December 10, 2013, 12:54 AM
I'd love to see some more pics of the action, to figure out how it works. I want one! If I can't get one, maybe I could have something like that made?

BCRider
December 10, 2013, 03:09 PM
Crazyjenny, looking at the rotating breech block and the finger knurling I would say that the block is turned by hand to the loading position shown in the picture. The bent button on the far side of the rear receiver block that holds the firing pin is likely a simple locating lock to secure the other wise freely rotating breech block in the proper indexed location.

With some slight modifications I could see this being a great design for a simple to build .22 rimfire rifle action as well. In that case a 45 degree rotation would be fine. But for this black powder version the full 90 degrees is best as it allows us to lay the rifle on its side with the breech facing up to reload without spilling.

I'm also sort of guessing that the knurled cap on the opposite side of the breech block screws off to let the shooter put a small round red cap into this holder and screw it back on to be set off by the firing pin located in the rear upper block and hit by the hammer. To me that makes more sense than a cap being located way back at the face of the hammer. And it also explains why there is a knurled cap on the rotating breech block.

The groove around the mouth of the chamber had me wondering until it hit me that it's a scraper groove. The breech block is made purely round and then an annular cutter forms this scraper groove to act as a pressure trap of sorts (google for labyrinth sealing) when fired and also produces a sharp'ish edge to aid in carving away the crusty fouling buildup when the block is rotated back open.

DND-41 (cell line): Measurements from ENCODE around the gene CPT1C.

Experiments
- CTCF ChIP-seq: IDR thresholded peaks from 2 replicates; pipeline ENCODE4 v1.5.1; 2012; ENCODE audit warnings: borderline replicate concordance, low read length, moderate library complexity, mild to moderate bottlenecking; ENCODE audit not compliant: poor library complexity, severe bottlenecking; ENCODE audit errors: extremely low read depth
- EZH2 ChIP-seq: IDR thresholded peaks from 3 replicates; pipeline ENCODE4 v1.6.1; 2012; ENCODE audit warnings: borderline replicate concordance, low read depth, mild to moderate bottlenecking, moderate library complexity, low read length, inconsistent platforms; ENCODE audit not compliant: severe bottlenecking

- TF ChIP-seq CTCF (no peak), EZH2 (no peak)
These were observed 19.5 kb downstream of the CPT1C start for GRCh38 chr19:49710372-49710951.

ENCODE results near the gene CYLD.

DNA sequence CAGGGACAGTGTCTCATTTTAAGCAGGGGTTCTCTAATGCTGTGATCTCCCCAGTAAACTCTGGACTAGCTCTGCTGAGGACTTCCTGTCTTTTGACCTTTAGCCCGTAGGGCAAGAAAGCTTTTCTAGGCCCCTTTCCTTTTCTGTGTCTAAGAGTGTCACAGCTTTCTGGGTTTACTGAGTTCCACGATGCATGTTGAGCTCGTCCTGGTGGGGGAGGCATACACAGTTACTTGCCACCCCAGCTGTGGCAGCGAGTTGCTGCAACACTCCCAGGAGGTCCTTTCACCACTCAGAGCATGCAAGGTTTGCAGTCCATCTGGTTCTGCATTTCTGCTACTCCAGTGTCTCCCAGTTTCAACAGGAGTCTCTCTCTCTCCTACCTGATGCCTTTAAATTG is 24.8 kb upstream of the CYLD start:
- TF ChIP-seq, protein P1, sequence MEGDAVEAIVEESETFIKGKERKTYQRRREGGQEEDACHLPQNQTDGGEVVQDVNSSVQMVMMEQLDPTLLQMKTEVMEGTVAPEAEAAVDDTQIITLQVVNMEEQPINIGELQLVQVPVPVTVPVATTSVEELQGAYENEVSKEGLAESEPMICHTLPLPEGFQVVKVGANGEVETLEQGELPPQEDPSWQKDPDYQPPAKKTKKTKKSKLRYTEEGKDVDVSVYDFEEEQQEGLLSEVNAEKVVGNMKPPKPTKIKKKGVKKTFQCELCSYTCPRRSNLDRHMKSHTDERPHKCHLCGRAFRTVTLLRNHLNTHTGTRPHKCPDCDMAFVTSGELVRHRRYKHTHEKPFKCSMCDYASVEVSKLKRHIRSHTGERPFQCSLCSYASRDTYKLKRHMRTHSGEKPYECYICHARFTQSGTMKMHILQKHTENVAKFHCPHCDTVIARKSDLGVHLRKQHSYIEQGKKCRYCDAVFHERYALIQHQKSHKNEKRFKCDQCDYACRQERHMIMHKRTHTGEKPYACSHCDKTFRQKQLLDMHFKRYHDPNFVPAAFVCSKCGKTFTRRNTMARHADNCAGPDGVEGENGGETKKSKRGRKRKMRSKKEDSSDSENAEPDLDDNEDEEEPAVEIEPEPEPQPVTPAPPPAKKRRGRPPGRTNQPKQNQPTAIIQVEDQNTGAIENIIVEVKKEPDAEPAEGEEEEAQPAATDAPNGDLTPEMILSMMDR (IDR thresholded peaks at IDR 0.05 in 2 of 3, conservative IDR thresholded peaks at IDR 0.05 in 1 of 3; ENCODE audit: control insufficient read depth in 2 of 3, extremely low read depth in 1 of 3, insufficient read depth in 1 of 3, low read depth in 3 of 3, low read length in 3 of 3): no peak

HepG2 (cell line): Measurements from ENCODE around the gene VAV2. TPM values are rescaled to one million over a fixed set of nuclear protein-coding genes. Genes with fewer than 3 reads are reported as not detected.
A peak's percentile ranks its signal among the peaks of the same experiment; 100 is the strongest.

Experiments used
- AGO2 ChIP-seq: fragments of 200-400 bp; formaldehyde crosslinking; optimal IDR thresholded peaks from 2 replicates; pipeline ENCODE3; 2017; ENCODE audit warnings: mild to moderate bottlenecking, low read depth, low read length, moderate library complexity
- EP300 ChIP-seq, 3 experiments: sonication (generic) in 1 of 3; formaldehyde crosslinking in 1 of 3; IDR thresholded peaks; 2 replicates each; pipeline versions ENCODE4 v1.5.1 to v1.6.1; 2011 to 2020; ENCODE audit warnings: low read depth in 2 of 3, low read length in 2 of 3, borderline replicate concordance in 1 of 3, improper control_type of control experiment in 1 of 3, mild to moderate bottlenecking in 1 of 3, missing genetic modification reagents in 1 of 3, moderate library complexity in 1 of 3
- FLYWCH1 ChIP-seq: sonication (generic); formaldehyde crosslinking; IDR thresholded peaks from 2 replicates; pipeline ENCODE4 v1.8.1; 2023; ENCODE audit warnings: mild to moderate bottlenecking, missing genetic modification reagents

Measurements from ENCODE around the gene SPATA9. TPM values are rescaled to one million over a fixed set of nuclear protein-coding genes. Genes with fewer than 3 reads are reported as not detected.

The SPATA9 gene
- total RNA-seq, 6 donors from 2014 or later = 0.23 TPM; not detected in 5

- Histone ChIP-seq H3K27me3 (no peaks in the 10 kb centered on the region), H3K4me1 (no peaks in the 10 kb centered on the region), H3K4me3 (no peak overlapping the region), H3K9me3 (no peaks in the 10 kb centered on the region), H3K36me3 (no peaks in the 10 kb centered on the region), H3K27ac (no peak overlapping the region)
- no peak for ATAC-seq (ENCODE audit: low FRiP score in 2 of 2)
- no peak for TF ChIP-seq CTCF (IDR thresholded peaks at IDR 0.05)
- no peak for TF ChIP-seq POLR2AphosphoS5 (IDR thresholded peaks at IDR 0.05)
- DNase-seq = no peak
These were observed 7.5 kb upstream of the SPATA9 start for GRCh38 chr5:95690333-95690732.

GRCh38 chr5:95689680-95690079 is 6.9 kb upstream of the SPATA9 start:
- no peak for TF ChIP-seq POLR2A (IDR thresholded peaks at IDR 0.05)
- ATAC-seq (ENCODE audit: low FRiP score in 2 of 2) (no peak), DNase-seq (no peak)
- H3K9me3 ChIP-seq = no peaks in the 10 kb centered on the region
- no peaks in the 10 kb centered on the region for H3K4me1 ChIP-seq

It's simple yet quite ingenious in the little details.

kBob
December 10, 2013, 05:14 PM
Found some discussions elsewhere and way back and it appears they used 7 grains of FFFg or FFFFg OR a small charge of Bullseye and a .24 cal round lead ball Don't have my buck shot charts but I think that is a #4 buck.

They really did use paper caps as primers. One issue seems to be that they do not make paper caps as strong as they used to.

I have found no reports of anyone actually handling a .36 or .44.....

It appears that Rocky Mountain Arms Corporation later changed their name to North American Arms NAA and made only the little Casul mini revolvers since. Perhaps some one might contact NAA and ask.

-kBob

panchoak
January 14, 2014, 11:18 PM
I used to have one of those. I thought it would be a great grouse or squirrel gun, and a lot less powerful than my old .32. I got the original paperwork with it and it recommended 5 grains of FFFF with a paper cap for ignition. It was truly a great idea, but one of the most worthless guns I ever had the "pleasure" of handling. It wouldn't hit a grouse at two feet and the groups looked far more like patterns than they did groups. I tried everything I could think of from crowning, bullseye, and a few things I can't remember. Finally fixed it by trading it off. Best deal I ever made.

BowerR64
January 14, 2014, 11:51 PM
Ide bet it was the paper caps.

How well could a paper cap ignite a charge? How consistant would they be from cap to cap?

I just like the idea of rotating the chamber that is a neat idea IMO.

panchoak
January 15, 2014, 01:45 AM
I've been using a Forrester tap"o"cap for years and have never had accuracy problems with them. They are rimed with three toy paper caps. The worst problem I've had is a slight hangfire when using BP substitutes. And that isn't much.

Kernel
January 19, 2014, 05:28 PM
Was scratchin' my head until kBob mentioned a "turret". Then the picture made sense. The center section rotates 90 degrees. It's shown with the action open. Very cool idea for a breach loader. Seem to recall something similar was made in the 19th century, aka "back in the day".